(WSYM) — Many Michigan counties are requiring face coverings in the classrooms. Once again, mask myths are making the rounds and causing concern among parents.
Masking is dangerous?
I have children and if I thought for one second that masking was dangerous, I would not have my own kids wear them. I understand false myths can be convincing. I've personally been asked by patients if face masks can cause carbon dioxide poisoning and I'll tell you what I tell them, it's not true. Why? First of all, face masks do not trap carbon dioxide – that’s the air that we breathe out. Because carbon dioxide molecules are super tiny. They escape easily through your mask because they're so small that they simply cannot be trapped by cloth material or disposable masks. So parents, please don’t worry that your child’s mask is going to make them tired, or affect their ability to focus or learn while at school.
Next myth: There is no clear scientific evidence that masks mitigate the risks for the wearer or those coming into contact with the wearer
Again, this is not true. There are plenty of studies that show masks can make a big difference. Just recently a study in North Carolina found that 40 to 70% of cases could be prevented by wearing face masks. And we’ve also seen counties that require masks have much lower rates of illness. As I’ve said many many times before, my mask protects you and your mask protects me. Now, not all masks are equal. There are several types of masks and studies have shown some protect better than others. The most common one that works well for kids is a cloth mask that has multiple layers. It should fit snugly, and cover the nose and mouth. They're not only great at trapping respiratory droplets when a person speaks, sneezes, or coughs...but they also protect the person from inhaling these droplets as well.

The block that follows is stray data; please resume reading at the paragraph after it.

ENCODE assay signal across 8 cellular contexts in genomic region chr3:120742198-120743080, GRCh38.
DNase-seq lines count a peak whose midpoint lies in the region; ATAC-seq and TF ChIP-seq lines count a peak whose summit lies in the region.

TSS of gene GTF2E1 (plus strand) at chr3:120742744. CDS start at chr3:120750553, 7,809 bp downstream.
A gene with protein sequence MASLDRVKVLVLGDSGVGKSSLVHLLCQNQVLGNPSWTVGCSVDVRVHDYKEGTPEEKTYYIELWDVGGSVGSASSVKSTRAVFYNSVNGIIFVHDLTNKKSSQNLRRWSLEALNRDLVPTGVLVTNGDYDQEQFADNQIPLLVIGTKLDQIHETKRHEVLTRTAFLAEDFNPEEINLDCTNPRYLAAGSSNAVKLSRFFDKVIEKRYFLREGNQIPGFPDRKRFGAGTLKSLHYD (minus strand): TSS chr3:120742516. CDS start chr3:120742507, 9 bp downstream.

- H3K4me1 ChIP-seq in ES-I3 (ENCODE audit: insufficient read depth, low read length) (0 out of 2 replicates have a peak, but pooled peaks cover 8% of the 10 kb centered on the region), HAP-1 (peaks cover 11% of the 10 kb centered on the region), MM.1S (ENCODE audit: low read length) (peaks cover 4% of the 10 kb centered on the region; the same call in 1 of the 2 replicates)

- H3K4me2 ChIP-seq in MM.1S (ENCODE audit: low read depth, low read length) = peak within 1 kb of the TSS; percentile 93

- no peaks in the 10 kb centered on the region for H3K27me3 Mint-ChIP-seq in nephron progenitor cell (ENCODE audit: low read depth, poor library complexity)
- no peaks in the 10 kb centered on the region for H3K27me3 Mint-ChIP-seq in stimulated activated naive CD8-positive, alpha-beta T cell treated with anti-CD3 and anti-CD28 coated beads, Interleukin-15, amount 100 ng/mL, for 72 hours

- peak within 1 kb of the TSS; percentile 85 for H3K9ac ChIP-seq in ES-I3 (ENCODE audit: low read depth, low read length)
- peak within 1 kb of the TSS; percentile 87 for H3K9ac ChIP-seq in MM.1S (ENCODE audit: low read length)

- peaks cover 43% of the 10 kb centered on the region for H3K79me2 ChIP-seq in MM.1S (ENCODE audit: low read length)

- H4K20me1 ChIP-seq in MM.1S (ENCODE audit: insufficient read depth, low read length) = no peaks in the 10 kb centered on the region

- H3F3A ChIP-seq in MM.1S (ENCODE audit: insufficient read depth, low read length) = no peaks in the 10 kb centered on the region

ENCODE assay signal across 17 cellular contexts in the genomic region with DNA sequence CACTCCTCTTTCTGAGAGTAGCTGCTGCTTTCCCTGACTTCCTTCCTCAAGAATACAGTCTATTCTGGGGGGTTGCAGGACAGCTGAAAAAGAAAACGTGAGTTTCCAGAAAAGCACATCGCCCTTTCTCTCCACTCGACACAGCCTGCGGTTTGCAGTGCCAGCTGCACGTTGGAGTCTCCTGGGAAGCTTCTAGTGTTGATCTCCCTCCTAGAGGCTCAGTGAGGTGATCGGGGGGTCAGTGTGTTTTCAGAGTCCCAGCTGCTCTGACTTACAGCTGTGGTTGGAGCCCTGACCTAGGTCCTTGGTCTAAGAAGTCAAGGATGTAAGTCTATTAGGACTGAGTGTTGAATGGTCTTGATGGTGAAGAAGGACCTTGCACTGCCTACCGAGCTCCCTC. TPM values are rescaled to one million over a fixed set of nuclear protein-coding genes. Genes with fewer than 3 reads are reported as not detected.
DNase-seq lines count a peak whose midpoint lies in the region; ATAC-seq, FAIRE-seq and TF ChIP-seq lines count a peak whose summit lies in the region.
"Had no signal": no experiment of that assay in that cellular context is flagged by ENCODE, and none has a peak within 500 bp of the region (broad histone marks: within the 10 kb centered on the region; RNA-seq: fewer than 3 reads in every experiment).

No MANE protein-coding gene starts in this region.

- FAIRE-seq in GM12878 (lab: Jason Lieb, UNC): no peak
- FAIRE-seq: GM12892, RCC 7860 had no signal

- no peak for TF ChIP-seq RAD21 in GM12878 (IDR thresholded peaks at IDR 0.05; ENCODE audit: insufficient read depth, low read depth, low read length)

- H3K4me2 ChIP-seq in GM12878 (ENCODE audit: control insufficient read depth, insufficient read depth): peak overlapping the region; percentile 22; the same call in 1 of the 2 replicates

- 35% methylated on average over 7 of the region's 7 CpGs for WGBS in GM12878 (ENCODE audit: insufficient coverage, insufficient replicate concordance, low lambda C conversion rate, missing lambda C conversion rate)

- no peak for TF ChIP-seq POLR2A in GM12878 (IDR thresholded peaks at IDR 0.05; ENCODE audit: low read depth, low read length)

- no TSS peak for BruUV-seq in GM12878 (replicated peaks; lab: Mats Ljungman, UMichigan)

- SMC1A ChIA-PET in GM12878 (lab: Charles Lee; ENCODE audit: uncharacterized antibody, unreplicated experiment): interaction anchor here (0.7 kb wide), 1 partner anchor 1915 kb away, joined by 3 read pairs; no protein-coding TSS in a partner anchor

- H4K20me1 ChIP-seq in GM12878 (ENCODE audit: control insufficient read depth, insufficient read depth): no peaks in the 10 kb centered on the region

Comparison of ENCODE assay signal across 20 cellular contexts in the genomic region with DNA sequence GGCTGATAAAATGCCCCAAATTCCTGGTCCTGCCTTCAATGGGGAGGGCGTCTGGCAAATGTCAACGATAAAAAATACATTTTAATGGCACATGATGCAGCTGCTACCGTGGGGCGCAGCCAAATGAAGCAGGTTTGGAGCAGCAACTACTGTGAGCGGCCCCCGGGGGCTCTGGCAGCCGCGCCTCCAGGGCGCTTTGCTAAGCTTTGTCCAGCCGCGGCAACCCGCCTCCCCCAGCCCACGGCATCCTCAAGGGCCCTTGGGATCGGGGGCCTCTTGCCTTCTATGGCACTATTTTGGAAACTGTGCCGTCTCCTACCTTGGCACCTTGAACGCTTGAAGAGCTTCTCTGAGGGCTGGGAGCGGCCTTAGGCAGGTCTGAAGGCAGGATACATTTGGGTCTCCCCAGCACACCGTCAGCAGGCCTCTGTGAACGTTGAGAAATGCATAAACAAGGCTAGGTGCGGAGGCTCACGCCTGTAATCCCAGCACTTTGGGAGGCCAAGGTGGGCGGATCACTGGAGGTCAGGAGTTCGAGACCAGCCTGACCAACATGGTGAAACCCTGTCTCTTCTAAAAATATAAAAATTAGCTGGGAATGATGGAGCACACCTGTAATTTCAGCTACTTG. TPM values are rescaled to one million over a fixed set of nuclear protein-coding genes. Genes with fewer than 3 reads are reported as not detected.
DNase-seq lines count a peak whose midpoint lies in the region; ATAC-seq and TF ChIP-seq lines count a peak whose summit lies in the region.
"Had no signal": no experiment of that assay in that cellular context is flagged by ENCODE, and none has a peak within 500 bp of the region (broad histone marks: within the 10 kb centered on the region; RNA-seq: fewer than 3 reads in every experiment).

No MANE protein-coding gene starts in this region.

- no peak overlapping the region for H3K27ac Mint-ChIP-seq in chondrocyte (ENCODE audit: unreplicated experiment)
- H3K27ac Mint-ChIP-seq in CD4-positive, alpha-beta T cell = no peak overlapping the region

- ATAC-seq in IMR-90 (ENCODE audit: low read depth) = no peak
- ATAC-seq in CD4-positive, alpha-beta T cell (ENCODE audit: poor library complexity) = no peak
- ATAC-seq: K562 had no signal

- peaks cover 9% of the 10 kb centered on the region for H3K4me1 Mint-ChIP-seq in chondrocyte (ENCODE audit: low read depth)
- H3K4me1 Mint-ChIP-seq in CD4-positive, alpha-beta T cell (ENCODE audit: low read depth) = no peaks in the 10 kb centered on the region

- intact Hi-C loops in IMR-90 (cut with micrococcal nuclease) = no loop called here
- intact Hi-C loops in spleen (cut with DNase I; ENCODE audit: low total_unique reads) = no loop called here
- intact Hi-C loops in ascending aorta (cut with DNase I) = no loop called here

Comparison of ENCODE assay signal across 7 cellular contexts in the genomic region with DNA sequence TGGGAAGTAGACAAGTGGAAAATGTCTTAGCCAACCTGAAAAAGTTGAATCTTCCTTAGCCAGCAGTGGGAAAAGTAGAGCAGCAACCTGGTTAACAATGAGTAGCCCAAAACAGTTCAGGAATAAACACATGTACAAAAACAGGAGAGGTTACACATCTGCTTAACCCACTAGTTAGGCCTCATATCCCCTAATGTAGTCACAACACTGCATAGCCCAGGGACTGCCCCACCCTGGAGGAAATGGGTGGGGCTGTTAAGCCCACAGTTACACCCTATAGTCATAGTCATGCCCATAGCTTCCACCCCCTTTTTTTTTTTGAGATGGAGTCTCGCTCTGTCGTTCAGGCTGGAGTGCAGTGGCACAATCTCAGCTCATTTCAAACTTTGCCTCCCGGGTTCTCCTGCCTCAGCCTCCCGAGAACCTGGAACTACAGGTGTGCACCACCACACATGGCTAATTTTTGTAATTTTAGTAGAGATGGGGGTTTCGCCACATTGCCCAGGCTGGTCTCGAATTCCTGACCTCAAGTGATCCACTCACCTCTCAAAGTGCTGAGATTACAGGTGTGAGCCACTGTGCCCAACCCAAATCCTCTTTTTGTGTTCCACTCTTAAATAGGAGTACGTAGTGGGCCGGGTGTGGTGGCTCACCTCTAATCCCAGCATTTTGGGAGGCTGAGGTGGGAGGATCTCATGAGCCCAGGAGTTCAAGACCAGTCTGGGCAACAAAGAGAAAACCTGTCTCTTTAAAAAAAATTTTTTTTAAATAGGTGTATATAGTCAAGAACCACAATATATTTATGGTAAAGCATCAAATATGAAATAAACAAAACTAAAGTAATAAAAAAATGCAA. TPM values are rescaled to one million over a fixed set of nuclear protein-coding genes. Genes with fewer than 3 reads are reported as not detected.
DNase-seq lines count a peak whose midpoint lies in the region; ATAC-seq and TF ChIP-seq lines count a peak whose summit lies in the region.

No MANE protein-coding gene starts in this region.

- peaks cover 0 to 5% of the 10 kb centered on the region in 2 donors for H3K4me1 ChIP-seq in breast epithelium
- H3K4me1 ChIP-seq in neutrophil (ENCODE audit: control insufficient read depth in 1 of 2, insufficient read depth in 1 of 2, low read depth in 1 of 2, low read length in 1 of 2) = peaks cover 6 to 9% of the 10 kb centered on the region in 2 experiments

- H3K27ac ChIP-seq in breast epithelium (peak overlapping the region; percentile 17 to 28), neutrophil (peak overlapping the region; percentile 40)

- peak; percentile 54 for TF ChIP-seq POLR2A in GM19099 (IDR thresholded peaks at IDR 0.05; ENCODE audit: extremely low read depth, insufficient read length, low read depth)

Next myth: Packages of masks can carry a warning that says the product will not prevent the transmission of viruses. So the myth that’s circulating on social media is that there is no point in wearing a mask. What can you tell us about this?
It is true that some mask packaging spells out that warning. Here’s what’s going on. There isn’t a mask available that can guarantee it'll 100% filter out virus particles. Even the most effective mask, the N95 respirator, can filter out around 95% of tiny particles. Does this mean we just skip masks? No. Because as I just said earlier, studies show masks work. And that’s why both the CDC and the American Academy of Pediatrics recommend face masks for children over the age of two. So parents please do not fear face masks. But be sure your child is wearing a high-quality mask the right way and it'll go a long way in protecting them and everyone around them.
Partha Nandi, MD FACP